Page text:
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Reporting and Analysis with Excel
Tue 21st October 2008
Once trade has begun it will be essential to your business that it is run as a tight-ship, with controls and balances in place. This will ensure the efficacy of your company and the effective management of its assets and liabilities. Reporting and analysis of these essential business parameters is of significant importance to the function and control of the business.
The particular computer software systems that your company is going to make use of to keep control of debts, assets and profitability will depend on the systems with which you are, or your financial manager is, most familiar. 'Business intelligence' is a key phrase in the success of any company, and Microsoft Excel is its most effective tool.
Microsoft Excel is recognised globally as an efficient spreadsheet application which enables users to draw up spreadsheets that can contain innumerable quantities of data, can solve calculations using predetermined formulae and equations, and can be used to compare and analyse data. It has global recognition as an effective instrument in the management of products, goods and services.
There are many benefits to be gained by making use of Excel in the management of your company as Excel has a variety of functions that are available which can make financial management solutions, and the analysis and presentation of business data, faster to determine and implement. But Excel also presents some challenges that must be overcome to gain full productivity. Particularly, you need to set up simple methods to flow data into your spreadsheet reports, and develop ways to reduce errors.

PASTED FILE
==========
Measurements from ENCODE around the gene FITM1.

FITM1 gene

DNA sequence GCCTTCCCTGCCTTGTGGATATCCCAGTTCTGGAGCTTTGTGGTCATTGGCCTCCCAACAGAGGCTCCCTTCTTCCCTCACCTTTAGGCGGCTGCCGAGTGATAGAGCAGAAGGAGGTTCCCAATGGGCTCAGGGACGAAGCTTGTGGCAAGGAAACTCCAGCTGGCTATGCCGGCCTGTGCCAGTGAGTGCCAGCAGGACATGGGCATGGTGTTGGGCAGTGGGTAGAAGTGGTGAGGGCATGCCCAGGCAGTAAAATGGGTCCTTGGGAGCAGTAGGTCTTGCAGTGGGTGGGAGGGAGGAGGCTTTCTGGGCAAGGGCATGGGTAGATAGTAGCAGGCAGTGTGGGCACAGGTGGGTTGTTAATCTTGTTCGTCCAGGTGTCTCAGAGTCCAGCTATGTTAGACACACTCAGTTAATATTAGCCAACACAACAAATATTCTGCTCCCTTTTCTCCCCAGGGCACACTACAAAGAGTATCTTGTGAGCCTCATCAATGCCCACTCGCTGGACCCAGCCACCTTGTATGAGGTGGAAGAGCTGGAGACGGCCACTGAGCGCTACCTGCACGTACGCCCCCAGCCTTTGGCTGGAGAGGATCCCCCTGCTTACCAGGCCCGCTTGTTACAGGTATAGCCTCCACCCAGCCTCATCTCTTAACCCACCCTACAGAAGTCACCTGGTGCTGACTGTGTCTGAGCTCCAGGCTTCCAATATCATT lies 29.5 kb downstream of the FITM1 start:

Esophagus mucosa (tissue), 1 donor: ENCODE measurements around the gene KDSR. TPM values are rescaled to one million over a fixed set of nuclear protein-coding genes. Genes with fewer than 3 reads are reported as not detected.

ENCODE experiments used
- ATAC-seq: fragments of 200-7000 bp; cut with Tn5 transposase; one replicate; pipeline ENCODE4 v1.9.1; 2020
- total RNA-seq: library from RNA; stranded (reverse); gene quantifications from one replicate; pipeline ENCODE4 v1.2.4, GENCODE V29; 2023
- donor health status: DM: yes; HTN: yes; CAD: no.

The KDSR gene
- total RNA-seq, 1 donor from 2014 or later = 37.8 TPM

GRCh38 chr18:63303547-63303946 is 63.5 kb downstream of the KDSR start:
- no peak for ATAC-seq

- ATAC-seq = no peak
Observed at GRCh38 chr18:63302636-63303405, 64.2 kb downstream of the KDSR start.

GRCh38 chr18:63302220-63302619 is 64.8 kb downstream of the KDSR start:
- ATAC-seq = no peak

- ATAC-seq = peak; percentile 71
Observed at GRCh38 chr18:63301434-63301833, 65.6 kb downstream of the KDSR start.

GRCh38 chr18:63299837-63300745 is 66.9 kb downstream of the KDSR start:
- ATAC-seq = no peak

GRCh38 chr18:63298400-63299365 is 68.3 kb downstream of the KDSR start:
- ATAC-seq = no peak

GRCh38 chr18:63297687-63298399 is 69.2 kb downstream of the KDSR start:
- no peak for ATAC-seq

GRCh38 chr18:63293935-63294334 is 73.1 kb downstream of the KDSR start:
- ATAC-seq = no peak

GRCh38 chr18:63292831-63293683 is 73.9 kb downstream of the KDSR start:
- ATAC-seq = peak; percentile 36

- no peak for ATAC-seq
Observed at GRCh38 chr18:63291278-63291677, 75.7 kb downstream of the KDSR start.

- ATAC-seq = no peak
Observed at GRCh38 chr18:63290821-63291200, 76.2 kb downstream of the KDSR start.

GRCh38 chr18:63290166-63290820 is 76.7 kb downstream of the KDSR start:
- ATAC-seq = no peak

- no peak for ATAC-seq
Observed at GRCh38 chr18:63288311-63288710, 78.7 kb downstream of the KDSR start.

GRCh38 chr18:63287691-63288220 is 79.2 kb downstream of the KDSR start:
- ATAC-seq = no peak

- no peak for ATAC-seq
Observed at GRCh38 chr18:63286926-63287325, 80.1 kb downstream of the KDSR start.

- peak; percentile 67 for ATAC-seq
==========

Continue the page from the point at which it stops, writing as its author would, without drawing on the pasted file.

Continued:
These challenges are easily overcome with knowledge gained through training. It is of the utmost importance that you have the correct training to ensure effective and accurate solutions in half the time it might take using another application or software product. To gain full advantage of this Microsoft application there are a number of Microsoft Excel courses (covering everything from a basic introduction to Excel, to training on the more advanced features of Excel) that one can enrol for and attend.
As a business intelligence tool, Excel allows for data to be moved easily from analysis to reporting. What is the difference between the two? Analyses turns into reporting when it is required that the information be presented on a weekly, monthly or other basis. Reports turn into analyses when reported information doesn't make sense upon presentation.
It often occurs that companies will do their analyses in Excel and their reporting in another programme, the consequence of which is that the data must be transferred between the two, and so valuable time (and potentially data too) is lost on this time-consuming task. But if both of these functions are created using Excel then answers can be achieved more quickly and efficiently.
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Very helpful - Andrew is great
Imperial College London
Really useful course, even going over fairly basic functions is very valuable. I didn't realise you could do so much in excel and it was actually very interesting and engaging!
Office Services Coordinator
The trainer was very enthusiastic and having role play is a great idea to get us involved.